Basic XML Exploration and Thoughts on Moving Beyond

I’ve been practicing with XML and XSLT stylesheets.  Using this list from the LA Times I’ve been able to create a very basic data set complete with book covers.  I believe this is a very good first step toward being able to create something engaging with a relevant data set.  I’m not sold on this theme.  I believe the difficulties inherent in trying to do textual analysis of postmodern prose with all of its experimental punctuation would prove more tiring than beneficial.  It is certainly the kind of data set that is worthy of further investigation at some point, but not for me, not right now.


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Figure 1: XML markup


Figure 2: XML file after XSLT styling implemented

Figure 2: XML file after XSLT styling implemented

I’ve been watching the paradigm shifting House of Cards on Netflix, and there are several aspects of the show I find interesting and prescient.  The series follows a high ranking US government politician acting as a fourth wall breaking antihero in a black comedy about government, a play on a trope that goes back at least as far as Robert Penn Warren’s All the King’s Men and perhaps even as far back as Shakespeare’s Richard III.  How does dominating cultural literature and its audio-visual offspring inform us in regard to our cultural understanding of government and politics?  We often analyze the 24 hour news cycle, but is there something perhaps even more telling in our more abstracted forms of mass expression? How “real” are our political figures in this country, and how much are they disembodied icons we can only understand in the capacity of encoded media communication?  And while our metanarrative of around-the-clock “news” cycles pushes on, we often neglect the study of cinema’s commentary on political theater.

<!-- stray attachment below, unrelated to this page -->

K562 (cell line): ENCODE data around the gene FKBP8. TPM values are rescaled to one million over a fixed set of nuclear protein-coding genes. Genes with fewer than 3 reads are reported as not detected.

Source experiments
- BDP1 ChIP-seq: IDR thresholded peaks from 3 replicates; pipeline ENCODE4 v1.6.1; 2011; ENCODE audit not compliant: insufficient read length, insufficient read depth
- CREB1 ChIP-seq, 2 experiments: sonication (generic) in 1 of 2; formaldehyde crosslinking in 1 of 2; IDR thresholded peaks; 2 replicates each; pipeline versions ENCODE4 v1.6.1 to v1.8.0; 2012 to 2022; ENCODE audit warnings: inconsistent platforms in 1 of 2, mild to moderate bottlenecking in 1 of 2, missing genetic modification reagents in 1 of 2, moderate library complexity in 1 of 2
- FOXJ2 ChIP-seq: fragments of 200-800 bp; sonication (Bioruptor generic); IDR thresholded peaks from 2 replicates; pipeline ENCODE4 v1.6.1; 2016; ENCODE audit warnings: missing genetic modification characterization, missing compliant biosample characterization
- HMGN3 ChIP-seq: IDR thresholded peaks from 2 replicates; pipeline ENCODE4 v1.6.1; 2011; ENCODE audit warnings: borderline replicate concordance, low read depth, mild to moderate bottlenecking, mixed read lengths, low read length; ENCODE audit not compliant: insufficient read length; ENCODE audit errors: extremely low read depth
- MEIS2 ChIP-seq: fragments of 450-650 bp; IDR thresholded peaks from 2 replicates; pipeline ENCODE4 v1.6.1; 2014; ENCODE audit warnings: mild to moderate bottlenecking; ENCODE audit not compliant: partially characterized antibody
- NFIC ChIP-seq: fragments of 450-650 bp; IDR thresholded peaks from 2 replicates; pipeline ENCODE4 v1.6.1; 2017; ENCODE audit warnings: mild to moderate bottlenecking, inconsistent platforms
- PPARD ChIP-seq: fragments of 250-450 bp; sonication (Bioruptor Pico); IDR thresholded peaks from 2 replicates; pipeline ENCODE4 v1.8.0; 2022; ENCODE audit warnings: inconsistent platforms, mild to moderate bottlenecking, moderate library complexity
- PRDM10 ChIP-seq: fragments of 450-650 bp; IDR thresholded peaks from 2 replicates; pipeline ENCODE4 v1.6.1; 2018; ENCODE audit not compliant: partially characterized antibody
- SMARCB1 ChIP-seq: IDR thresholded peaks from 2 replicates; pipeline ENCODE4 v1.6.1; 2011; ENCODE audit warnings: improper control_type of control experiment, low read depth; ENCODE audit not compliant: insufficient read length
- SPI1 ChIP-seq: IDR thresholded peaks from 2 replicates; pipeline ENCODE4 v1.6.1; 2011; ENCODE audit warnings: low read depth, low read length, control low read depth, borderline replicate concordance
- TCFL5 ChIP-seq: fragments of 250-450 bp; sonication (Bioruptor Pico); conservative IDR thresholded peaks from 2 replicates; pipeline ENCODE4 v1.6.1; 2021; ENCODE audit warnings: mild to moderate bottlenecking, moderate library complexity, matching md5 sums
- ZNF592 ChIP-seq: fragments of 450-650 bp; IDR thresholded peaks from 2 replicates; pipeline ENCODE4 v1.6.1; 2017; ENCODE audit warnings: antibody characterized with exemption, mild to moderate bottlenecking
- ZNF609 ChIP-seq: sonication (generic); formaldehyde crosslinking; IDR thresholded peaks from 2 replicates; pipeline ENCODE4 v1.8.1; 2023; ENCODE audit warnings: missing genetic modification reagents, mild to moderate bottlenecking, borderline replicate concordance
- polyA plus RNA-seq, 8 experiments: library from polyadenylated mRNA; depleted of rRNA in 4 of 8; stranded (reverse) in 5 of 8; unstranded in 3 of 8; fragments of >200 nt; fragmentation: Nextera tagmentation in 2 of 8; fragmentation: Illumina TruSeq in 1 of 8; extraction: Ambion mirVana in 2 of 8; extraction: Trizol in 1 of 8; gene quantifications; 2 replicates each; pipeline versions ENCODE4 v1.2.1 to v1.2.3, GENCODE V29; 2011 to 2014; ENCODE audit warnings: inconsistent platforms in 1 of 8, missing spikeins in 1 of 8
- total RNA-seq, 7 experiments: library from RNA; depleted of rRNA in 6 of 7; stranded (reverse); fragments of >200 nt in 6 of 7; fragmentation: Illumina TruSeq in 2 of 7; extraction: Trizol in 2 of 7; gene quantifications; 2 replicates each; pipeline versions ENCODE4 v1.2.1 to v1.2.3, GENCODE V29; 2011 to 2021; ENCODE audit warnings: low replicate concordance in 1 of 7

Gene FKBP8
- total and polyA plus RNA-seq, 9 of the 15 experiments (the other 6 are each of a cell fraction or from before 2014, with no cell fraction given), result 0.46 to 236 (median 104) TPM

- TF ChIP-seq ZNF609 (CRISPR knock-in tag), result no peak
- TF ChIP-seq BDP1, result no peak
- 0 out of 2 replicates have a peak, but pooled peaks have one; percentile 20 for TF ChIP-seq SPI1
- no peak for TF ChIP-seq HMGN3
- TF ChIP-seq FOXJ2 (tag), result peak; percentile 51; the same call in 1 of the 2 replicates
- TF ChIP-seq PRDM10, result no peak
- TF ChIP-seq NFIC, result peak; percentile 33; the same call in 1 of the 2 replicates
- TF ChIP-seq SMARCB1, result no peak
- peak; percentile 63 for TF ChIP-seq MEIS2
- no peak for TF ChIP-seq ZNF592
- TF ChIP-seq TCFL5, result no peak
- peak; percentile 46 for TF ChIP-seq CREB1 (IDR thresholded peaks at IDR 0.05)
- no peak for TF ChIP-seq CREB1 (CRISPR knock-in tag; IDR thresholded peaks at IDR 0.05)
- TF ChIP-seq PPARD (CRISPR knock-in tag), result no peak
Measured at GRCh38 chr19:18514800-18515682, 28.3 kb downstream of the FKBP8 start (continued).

Figure 3: House of Cards Promo Poster

Figure 3: House of Cards Promo Poster

And I do think I should emphasize cinema here, because House of Cards walks the line between a 13 hour feature film and a television series in a way that is completely new and as the most watched show on Netflix, the series’ performance far exceeds what must have been expected.  The success of this new embodiment of long form narrative insists that the medium has a message worth considering: this new rapidity of content delivery makes one question even more what is real and what is unreal. These are the pseudo-conclusions I have after initial close readings/viewings of material, and I believe a kind of digitally mediated distant reading supplemented with computational analysis and more in-depth close reading might bring certain trends to light, in both fictional worlds and the this other world that professes to be tangible.


The assigned text An Even Gentler Introduction to XML was helpful in my initial XML exploration

I was able to move into even more constructive territory after viewing this XML video tutorial:


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